The Salt-Inducible Kinases: Emerging Metabolic Regulators
Research output: Contribution to journal › Review article
The discovery of liver kinase B1 (LKB1) as an upstream kinase for AMP-activated protein kinase (AMPK) led to the identification of several related kinases that also rely on LKB1 for their catalytic activity. Among these, the salt-inducible kinases (SIKs) have emerged as key regulators of metabolism. Unlike AMPK, SIKs do not respond to nucleotides, but their function is regulated by extracellular signals, such as hormones, through complex LKB1-independent mechanisms. While AMPK acts on multiple targets, including metabolic enzymes, to maintain cellular ATP levels, SIKs primarily regulate gene expression, by acting on transcriptional regulators, such as the cAMP response element-binding protein-regulated transcription coactivators and class IIa histone deacetylases. This review describes the development of research on SIKs, from their discovery to the most recent findings on metabolic regulation.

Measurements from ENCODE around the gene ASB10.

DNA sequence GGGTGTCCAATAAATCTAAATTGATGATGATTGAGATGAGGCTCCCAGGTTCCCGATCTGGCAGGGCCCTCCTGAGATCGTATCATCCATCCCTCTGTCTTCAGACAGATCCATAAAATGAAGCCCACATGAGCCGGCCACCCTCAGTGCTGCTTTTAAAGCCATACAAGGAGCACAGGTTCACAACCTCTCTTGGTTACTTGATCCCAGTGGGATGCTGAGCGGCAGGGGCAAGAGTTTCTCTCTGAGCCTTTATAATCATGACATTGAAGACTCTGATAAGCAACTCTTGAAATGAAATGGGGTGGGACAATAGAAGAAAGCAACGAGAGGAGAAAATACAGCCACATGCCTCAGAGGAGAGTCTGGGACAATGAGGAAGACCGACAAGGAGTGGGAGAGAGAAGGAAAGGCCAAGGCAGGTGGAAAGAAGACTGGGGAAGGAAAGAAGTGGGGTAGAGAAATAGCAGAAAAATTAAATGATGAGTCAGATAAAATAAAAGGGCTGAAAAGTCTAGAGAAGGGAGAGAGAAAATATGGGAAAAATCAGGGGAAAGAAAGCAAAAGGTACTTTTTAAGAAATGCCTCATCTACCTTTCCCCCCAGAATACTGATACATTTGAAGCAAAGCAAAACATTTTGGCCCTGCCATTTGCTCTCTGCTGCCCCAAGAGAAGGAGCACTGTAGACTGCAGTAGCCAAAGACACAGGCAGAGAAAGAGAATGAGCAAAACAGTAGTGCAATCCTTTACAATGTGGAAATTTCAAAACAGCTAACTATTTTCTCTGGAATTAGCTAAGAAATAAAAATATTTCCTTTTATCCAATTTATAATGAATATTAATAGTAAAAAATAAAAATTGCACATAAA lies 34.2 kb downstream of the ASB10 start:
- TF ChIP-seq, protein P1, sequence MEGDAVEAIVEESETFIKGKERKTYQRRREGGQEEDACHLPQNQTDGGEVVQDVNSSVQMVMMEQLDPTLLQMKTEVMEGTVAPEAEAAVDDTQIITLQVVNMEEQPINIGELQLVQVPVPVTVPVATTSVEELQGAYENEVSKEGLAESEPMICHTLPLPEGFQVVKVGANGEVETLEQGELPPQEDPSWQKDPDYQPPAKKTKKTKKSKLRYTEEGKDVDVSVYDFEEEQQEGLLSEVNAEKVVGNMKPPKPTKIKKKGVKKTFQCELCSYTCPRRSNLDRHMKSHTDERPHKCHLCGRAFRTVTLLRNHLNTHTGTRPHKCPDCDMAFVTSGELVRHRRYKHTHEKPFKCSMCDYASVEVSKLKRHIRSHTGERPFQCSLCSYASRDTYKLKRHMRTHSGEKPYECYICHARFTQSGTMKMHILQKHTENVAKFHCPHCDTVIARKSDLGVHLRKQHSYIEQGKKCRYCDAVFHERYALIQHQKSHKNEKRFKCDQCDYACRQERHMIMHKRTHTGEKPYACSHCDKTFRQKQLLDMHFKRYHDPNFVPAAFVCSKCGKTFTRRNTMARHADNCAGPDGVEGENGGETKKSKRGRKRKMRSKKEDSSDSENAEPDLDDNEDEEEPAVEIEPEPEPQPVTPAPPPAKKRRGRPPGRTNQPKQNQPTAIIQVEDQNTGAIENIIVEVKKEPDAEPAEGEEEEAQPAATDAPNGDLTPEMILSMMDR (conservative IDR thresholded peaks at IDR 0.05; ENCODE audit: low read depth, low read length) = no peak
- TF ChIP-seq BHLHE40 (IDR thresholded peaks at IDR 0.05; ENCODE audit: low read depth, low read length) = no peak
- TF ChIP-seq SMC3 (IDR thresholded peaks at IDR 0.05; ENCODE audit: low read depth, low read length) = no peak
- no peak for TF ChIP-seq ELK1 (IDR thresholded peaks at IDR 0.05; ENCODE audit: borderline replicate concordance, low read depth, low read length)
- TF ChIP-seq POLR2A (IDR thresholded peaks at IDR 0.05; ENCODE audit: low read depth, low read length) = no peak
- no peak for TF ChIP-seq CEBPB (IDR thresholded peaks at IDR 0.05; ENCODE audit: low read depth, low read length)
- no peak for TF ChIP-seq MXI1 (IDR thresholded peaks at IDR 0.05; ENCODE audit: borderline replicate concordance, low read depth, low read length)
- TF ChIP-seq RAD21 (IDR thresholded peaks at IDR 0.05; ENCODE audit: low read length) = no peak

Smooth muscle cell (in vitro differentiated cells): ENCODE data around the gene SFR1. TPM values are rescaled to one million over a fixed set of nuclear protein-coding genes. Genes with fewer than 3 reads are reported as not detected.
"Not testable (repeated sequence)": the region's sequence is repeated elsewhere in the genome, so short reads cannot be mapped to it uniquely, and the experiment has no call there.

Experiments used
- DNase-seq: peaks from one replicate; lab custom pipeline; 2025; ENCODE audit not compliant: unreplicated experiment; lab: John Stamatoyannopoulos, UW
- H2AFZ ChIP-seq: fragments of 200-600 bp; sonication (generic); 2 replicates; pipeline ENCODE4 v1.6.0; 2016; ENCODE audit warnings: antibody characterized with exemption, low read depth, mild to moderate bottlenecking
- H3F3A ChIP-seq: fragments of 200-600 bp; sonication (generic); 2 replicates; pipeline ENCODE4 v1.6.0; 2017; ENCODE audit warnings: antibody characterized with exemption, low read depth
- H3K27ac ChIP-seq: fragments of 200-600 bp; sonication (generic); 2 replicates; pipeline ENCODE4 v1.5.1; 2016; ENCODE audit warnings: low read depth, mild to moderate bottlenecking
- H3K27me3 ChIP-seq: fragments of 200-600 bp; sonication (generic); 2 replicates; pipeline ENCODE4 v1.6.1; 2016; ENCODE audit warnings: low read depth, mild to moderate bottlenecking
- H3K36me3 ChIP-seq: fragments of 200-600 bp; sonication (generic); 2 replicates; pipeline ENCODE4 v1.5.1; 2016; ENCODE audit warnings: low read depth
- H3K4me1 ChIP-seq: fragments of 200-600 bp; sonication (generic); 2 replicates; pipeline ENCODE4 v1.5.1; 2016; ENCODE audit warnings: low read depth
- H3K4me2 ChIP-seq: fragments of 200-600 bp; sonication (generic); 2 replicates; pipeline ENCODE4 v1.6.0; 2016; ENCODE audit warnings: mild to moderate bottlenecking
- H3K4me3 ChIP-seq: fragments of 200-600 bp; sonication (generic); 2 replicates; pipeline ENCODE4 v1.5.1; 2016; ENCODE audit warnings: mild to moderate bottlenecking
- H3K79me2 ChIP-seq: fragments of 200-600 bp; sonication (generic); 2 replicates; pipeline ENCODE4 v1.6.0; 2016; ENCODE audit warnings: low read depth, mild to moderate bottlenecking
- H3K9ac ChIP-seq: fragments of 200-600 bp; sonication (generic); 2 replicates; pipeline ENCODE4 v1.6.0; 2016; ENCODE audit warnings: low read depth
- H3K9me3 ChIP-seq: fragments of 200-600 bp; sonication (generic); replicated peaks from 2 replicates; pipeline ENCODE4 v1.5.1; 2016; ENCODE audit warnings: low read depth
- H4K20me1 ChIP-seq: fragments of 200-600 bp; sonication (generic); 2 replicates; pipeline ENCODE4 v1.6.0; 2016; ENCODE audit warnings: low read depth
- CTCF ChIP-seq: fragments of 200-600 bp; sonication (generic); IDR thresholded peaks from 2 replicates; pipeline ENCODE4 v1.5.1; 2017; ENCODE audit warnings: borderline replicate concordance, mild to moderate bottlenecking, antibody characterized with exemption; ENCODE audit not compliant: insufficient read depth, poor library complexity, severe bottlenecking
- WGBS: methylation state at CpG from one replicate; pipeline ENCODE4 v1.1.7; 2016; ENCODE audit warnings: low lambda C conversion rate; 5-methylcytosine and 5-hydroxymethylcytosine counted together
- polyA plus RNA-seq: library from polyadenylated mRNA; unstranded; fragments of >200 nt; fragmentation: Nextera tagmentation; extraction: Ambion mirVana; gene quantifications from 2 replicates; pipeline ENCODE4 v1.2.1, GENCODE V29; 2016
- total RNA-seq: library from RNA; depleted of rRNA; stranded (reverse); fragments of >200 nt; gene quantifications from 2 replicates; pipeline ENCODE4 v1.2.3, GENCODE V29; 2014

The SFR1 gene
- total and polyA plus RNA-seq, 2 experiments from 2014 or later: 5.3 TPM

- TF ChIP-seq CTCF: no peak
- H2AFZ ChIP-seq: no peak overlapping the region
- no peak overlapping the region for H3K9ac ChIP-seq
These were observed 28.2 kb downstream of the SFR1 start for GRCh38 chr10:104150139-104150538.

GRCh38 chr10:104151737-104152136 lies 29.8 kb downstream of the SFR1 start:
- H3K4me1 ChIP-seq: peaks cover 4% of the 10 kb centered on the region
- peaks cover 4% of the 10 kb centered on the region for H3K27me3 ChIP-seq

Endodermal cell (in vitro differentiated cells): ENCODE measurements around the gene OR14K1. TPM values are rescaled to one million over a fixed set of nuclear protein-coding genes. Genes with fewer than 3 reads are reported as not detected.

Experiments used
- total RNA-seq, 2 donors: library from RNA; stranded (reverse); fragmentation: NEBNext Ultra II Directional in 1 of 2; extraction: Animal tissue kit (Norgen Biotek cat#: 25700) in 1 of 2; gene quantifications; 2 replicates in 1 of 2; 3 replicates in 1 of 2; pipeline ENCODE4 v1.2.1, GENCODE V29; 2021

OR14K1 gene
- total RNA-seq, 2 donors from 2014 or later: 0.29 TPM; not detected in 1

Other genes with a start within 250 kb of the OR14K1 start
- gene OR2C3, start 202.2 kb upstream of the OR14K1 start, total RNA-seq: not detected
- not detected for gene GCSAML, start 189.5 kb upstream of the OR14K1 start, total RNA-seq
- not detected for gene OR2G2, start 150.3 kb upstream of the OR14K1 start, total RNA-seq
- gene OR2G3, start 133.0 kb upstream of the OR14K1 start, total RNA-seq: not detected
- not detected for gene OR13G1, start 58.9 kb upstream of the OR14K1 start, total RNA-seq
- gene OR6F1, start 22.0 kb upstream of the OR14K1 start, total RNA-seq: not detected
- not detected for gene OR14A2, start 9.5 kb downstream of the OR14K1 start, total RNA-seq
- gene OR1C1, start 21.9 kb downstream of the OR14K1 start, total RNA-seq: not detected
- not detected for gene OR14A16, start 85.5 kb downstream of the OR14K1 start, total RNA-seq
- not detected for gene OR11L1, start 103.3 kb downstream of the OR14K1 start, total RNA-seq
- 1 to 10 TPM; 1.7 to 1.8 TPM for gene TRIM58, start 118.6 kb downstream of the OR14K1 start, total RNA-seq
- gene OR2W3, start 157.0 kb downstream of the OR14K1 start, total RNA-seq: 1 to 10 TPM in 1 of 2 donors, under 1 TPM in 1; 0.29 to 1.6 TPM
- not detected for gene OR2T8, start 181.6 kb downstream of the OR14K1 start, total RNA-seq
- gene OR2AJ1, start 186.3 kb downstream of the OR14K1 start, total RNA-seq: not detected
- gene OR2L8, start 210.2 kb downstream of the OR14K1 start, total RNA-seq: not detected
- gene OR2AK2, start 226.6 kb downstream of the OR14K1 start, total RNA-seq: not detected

|Research areas and keywords||
Subject classification (UKÄ) – MANDATORY
|Journal||Trends in Endocrinology and Metabolism|
|Publication status||Published - 2018|